The California Supreme Court has entered uncharted legal water as it attempts to determine the constitutionality of Proposition 103, the voter-approved measure slashing insurance rates.
The justices are pondering a case that has no direct legal precedent in a state where insurance rates have never been regulated, and the court hasn't decided whether it will hear the case or refer it to a lower court.But with many insurers restricting or eliminating California coverage in response to Proposition 103, and with the Legislature and Republican Gov. George Deukmejian's administration seemingly looking for direction, all sides want a quick resolution.
The court responded to insurers' lawsuits on Nov. 10 by blocking enforcement of a 20 percent rate reduction and other provisions of the initiative approved by voters two days earlier.
While the court has often been sympathetic to business concerns, it also advocates judicial restraint, which generally includes deferring to voters.
Insurers are challenging many provisions of the measure, an initiative sponsored by consumer advocate Ralph Nader that was the only one of five insurance-related measures to win voter approval Nov. 8.
The central features of the case are these:
- Proposition 103 requires that rates for motor vehicle, homeowner and other property and casualty insurance be rolled back to November 1987 levels and then reduced 20 percent and frozen until November 1989. Insurers could win exemptions only by showing a "substantial threat of insolvency." The companies contend the cut and freeze amount to confiscation of property.
- Starting in November 1989, the measure requires the state insurance commissioner to approve all rate increases for those same types of insurance, prohibiting any rates that are "excessive, inadequate or unfairly discriminatory." Although that language has been upheld in other states, insurers contend it is virtually meaningless in California because the expected volume of rate requests will make the process unworkable.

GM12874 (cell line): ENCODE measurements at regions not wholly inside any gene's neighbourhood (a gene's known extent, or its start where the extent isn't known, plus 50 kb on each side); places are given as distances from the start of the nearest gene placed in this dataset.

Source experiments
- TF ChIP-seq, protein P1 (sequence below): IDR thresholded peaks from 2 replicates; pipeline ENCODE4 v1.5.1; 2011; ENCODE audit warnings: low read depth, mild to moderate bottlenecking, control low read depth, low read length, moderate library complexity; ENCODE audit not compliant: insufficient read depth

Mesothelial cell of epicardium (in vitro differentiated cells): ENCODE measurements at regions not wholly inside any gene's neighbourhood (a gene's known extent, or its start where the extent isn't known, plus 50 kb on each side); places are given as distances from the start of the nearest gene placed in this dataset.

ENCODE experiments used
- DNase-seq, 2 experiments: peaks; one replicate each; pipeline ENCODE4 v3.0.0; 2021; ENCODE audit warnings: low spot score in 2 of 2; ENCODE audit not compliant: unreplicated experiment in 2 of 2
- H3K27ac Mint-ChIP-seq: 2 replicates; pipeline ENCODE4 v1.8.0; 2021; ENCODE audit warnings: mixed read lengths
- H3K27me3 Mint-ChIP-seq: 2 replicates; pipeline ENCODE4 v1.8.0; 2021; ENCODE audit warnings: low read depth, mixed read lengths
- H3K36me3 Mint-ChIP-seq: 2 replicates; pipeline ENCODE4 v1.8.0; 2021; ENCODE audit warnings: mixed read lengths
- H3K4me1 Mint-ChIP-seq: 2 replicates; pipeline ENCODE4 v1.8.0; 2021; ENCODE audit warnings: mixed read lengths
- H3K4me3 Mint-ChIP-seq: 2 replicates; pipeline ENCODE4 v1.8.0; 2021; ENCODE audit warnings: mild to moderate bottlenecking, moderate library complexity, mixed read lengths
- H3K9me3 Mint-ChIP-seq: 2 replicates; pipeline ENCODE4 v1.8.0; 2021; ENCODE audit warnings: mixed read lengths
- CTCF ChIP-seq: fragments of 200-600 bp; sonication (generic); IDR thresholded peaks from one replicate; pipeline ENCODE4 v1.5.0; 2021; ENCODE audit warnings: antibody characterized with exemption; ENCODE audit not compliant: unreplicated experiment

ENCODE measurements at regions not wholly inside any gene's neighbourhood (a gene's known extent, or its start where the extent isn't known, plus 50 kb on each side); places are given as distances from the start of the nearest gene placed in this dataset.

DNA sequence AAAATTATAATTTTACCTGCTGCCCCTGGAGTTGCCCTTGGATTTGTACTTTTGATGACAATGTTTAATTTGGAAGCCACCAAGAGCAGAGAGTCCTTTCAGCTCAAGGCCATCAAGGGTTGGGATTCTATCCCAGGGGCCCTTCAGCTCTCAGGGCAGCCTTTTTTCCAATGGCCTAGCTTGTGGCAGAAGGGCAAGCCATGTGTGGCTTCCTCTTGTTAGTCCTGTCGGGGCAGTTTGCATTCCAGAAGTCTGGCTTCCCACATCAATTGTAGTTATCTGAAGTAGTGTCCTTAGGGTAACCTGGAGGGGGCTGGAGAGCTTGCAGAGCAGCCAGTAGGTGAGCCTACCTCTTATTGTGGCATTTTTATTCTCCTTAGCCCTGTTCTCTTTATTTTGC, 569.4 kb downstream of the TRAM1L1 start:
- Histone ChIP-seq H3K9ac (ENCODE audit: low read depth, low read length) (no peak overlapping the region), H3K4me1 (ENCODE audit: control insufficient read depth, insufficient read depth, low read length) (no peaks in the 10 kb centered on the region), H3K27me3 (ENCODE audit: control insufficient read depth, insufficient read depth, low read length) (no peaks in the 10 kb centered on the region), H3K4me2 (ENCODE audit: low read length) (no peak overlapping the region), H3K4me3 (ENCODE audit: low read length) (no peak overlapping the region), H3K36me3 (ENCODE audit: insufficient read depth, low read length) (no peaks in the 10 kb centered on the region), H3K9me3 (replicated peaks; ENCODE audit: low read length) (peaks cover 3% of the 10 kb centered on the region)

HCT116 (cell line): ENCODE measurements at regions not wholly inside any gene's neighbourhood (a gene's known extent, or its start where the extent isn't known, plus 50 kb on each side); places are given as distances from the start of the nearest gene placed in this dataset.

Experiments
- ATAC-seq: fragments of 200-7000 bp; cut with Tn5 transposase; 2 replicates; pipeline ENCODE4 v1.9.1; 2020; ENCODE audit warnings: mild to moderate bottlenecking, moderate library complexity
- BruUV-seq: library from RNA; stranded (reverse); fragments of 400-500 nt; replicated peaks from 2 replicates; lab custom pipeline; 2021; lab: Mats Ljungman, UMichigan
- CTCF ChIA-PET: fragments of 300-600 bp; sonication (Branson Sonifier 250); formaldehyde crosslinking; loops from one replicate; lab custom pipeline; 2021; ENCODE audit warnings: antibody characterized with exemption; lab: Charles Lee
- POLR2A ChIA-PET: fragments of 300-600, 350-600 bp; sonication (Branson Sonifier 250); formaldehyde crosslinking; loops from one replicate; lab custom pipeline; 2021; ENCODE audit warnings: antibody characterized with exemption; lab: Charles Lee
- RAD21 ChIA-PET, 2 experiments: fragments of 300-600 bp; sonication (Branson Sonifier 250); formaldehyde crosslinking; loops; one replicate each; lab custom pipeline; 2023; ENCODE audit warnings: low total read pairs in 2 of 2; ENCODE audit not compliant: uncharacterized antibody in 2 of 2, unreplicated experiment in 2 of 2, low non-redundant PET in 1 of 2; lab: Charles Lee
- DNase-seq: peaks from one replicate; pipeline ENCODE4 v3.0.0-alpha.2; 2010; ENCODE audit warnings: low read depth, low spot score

- A company will be allowed to refuse to renew an auto insurance policy only for non-payment or fraud by the policy-holder or a substantial increase in the insured risk. Insurers contend the provision would effectively prohibit them from withdrawing from the auto insurance business in California, in violation of their property rights.
Other provisions include an additional 20 percent cut in November 1989 for "good drivers" as defined by the measure; auto insurance rates based primarily on a driver's safety record, annual mileage and experience; conversion of the insurance commissioner's job to an elected office in 1990; repeal of the industry's exemption from state antitrust laws; and required disclosure of insurance company finances. Insurers contend those issues cannot be separated from the rate rollback and must also be thrown out.
The justices cannot consult any prior California cases on the rate rollback and freeze issue because the state has never regulated the prices of insurance or any similar commodity. Utility rates are controlled under a separate body of laws.
Some similar constitutional issues arose, however, in cases in 1976 and 1984 involving challenges by landlords to rent control measures in Berkeley. Both sides in the insurance case rely heavily on these rulings.
The court concluded in the two cases the government could roll back rates to earlier levels, but that property owners were entitled to rate increases giving them a "fair return on investment" under reasonably prompt administrative procedures.
The two sides in the Proposition 103 case disagree over whether state review of insurance rates will be cumbersome or prompt.